The 2023 Social Security COLA Is Almost Here. What Advisors, Clients Should Know

Illustration of Social Security card saying COLA: Since 1975

What You Need to Know

Clients do not have to take action to receive the 2023 COLA, nor do they have to be actively collecting benefits.
The COLA could be an important “sleeper factor” that helps to steer the U.S. economy away from recession in 2023.
Generally, it is better for clients to wait as long as possible before claiming Social Security.

In less than a week, the near-record 8.7% Social Security cost-of-living adjustment (COLA) will take effect, and combined with an anticipated reduction in both Medicare Part B and D costs, the typical Social Security beneficiary will see their net check grow by nearly 10%.

According to Jeff Levine,’s lead financial planning nerd and also Buckingham Wealth Partners’ chief planning officer, there remains a lot of educating for advisors to do with respect to the incoming COLA and Social Security in general.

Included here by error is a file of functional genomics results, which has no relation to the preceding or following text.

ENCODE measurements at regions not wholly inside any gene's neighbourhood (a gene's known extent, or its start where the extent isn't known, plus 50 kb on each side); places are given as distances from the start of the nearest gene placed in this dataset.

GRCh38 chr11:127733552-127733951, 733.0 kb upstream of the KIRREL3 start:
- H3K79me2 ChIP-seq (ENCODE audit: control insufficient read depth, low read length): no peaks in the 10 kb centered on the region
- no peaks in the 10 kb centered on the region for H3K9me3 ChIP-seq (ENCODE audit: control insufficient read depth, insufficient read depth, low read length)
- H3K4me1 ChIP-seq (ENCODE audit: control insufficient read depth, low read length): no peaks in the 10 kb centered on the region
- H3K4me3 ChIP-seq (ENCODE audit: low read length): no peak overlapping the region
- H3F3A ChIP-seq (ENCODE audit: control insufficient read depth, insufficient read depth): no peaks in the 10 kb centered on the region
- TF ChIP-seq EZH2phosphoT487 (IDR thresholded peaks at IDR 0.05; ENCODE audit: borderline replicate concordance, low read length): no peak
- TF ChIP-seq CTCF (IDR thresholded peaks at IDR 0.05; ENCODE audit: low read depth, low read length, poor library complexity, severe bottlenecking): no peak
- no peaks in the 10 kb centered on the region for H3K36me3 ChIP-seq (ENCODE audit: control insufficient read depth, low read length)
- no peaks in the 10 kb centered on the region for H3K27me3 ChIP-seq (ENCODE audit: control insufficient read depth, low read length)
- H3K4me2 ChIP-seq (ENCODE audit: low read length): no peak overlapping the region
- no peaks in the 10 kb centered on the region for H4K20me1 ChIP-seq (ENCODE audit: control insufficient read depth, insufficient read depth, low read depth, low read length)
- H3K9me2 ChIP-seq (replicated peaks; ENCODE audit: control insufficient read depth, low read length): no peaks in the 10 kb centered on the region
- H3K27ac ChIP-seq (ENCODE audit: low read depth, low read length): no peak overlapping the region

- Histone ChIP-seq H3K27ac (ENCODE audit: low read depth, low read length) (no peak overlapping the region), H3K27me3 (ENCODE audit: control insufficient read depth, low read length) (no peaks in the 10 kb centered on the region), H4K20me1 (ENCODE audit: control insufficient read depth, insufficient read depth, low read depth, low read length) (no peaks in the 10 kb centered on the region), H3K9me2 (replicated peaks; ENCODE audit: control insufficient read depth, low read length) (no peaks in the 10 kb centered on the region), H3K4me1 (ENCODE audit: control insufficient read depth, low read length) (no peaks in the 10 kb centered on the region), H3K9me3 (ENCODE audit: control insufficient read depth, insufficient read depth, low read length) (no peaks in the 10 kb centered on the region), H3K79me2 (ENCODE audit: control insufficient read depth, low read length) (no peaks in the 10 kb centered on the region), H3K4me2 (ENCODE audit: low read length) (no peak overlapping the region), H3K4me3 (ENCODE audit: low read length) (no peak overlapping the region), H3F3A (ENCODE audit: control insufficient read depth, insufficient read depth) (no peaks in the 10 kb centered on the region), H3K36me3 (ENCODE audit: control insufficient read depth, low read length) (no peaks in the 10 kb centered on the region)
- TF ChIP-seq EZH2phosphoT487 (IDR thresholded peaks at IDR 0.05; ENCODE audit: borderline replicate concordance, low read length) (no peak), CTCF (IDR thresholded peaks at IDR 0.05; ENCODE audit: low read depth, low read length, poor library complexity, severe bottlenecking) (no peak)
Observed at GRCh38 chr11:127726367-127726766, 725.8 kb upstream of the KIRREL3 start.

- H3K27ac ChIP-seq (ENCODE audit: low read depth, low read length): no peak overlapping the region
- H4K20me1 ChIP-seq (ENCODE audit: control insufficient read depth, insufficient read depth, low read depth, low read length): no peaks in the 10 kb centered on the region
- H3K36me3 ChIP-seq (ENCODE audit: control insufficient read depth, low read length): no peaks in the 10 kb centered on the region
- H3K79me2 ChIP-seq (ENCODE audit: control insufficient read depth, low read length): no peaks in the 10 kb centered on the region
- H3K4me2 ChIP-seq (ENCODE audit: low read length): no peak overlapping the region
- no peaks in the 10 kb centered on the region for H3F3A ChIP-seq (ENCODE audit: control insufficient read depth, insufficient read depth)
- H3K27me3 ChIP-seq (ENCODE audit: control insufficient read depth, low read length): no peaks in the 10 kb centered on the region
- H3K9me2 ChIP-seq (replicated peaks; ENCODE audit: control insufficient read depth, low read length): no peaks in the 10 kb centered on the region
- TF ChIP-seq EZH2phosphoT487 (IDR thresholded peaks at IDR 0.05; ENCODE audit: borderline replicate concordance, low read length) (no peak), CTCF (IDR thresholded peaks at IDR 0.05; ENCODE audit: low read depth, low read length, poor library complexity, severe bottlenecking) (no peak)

For example, ever since the first hints of a near double-digit COLA surfaced this summer, near-retirees have been anxious that they could miss out on this increase if they haven’t already claimed benefits. This is untrue, of course, but it is nonetheless a pervasive narrative among the uninformed.

Taking once again to Twitter this week in his usual style, Levine said there are a few key messages advisors should be ready to deliver to their clients as the COLA sets in, beginning with the aforementioned reminder that the COLA is being “baked in” to the normal benefit calculation. As such, all COLAs, including the 2023 COLA, automatically apply each year after one’s official primary insurance amount is calculated at age 62.

“Clients do not need to claim early to get the benefits of the annual COLA,” Levine says.

Responding to one advisor’s question, Levine also pointed out that the big 2023 COLA does not affect Medicare Part B premium rates. That is why, even though the Social Security COLA is “only” 8.7%, the average net check will increase by even more — closer to 10%.